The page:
Commissioner Adam Silver speaks to the media before Game 1 of the NBA Finals at Oracle Arena. (Photo by Ronald Martinez/Getty Images)

OAKLAND, Calif. — NBA Commissioner Adam Silver said the North Carolina legislature made sufficient changes to House Bill 2 — the so-called “bathroom bill” passed in March 2016 — that the league will return the All-Star Game to Charlotte in 2019.

“The law was changed,” Silver said Thursday evening at his annual news conference before Game 1 of the NBA Finals here between the Golden State Warriors and Cleveland Cavaliers. “Sufficient is a tough. … The answer is yes, I felt that they made incremental progress.

“There is a role the league can play in demonstrating what equality looks like in a community. A new governor came in, certainly he made the request directly to us that if they could make progress with the legislature, would we be willing to bring the game back.”

The NBA announced last month that it would be giving the game back to Charlotte after taking away its right to host this year’s mid-season festivities because of HB2. The law required transgender individuals to use public restrooms that correspond with the sex listed on their birth certificate.

After Roy Cooper (D) was elected governor last November, the legislature passed a new law, called House Bill 142, earlier this year. It partially repealed HB2, as it prohibits government entities from enacting rules on multiple-occupancy bathrooms, showers and changing rooms unless it is “in accordance with an act of the General Assembly.”

But because the law still bans local municipalities from enacting their own non-discrimination ordinances before 2020, it has been labeled as repeal in name only by advocacy groups.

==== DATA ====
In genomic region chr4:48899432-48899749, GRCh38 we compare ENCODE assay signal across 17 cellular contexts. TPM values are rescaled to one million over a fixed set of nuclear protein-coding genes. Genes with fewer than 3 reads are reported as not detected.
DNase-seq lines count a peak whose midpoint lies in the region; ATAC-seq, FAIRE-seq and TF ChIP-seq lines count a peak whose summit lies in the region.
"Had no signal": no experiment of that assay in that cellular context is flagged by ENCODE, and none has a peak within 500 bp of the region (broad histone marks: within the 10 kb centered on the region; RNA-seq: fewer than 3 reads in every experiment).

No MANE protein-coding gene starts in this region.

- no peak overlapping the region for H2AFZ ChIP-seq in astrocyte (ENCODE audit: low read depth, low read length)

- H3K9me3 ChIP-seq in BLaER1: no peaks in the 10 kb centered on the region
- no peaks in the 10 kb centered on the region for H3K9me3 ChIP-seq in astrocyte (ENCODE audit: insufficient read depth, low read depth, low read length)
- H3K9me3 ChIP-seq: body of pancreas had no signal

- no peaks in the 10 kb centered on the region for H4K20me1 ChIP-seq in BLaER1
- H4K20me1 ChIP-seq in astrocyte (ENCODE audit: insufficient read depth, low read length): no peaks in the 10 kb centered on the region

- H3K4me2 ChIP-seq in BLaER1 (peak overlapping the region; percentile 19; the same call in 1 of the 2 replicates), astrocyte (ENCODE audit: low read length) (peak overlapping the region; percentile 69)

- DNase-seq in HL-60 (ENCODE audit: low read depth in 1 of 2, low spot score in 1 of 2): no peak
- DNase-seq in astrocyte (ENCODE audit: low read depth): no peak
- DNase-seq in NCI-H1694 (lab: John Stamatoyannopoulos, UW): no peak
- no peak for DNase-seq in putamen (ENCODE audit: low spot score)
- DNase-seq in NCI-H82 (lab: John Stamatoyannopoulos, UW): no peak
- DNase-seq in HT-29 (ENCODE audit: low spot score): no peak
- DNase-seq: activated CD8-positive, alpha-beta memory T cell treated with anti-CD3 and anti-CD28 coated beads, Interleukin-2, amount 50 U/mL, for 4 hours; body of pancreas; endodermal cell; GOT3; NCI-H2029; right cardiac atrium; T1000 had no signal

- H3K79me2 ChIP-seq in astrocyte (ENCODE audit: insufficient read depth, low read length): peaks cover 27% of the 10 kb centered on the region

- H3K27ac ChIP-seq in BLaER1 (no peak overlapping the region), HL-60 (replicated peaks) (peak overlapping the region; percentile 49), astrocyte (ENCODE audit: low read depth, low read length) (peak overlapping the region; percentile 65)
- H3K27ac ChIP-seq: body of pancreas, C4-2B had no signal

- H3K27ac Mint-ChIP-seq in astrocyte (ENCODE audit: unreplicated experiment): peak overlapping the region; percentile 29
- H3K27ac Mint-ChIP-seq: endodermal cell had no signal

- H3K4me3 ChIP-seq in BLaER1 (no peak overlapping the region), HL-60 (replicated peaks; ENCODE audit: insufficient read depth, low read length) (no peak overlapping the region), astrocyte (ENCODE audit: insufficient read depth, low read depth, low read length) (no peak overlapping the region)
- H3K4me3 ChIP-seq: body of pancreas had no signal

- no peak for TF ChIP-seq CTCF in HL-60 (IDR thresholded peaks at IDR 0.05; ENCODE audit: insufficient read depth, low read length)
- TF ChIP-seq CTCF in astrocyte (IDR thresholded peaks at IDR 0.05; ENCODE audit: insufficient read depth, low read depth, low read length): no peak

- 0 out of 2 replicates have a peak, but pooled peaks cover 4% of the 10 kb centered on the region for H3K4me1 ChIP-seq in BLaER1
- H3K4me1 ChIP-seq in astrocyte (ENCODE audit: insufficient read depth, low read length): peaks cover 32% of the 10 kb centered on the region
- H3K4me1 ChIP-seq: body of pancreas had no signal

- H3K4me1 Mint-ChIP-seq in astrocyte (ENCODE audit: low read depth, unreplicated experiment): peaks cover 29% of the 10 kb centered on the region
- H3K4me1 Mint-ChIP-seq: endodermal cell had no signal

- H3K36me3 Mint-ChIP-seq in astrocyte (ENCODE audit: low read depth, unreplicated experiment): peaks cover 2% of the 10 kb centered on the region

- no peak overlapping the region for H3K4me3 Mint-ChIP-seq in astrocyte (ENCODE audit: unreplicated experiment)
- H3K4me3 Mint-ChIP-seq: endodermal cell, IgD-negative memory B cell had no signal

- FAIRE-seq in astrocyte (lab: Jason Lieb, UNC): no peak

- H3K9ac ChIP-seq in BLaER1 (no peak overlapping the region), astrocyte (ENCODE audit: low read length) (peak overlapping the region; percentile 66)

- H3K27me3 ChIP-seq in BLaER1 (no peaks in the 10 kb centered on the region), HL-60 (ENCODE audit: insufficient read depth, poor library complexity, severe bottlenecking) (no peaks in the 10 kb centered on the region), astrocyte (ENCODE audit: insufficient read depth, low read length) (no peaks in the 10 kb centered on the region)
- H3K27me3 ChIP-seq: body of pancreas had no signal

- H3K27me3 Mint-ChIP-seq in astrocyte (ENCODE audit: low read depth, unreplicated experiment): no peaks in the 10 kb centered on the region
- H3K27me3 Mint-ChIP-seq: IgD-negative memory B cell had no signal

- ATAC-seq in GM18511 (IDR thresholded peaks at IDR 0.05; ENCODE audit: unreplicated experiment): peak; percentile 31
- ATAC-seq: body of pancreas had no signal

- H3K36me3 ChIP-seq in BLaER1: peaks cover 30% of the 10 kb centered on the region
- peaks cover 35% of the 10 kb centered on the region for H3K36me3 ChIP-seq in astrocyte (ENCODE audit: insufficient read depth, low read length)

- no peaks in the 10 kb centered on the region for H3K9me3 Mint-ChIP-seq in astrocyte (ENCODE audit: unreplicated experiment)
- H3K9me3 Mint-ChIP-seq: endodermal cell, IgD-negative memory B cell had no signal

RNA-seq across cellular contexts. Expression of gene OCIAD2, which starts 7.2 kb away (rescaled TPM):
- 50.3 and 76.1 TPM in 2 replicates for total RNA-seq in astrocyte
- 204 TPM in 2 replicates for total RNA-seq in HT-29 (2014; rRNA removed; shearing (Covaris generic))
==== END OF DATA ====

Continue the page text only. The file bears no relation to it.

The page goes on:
Silver pushed back on that Thursday, saying that some progress is better than none.

“Trying to measure precisely whether it was enough progress, we ultimately felt it was,” Silver said. “I respect those who feel we may have made the wrong decision, but I disagree factually for those who say that the change in the law was not an improvement, or some even said was worse.

“The fact is that under the change in the law in North Carolina, birth certificates were no longer required to use restrooms, and it also permitted us to take our All-Star Game to Charlotte and set a set of rules, a set of principles in which we were going to operate under in that state.”

The commissioner also made clear that he hopes the league’s presence in returning its All-Star Game to North Carolina could lead to further changes in the state by showing a different way of approaching things.

“Again, these are close calls for the league, but I think ultimately it’s that expression that sport imitates life,” Silver said. “I think sometimes life can imitate sport. And I think that we can be in a position where we go in and say, this is what it looks like to operate under a set of egalitarian principles, and this is what it looks like to be non-discriminatory, in this case against the LGBTQ community.

“And my hope is by setting that example, we can unify people and that the state will follow.”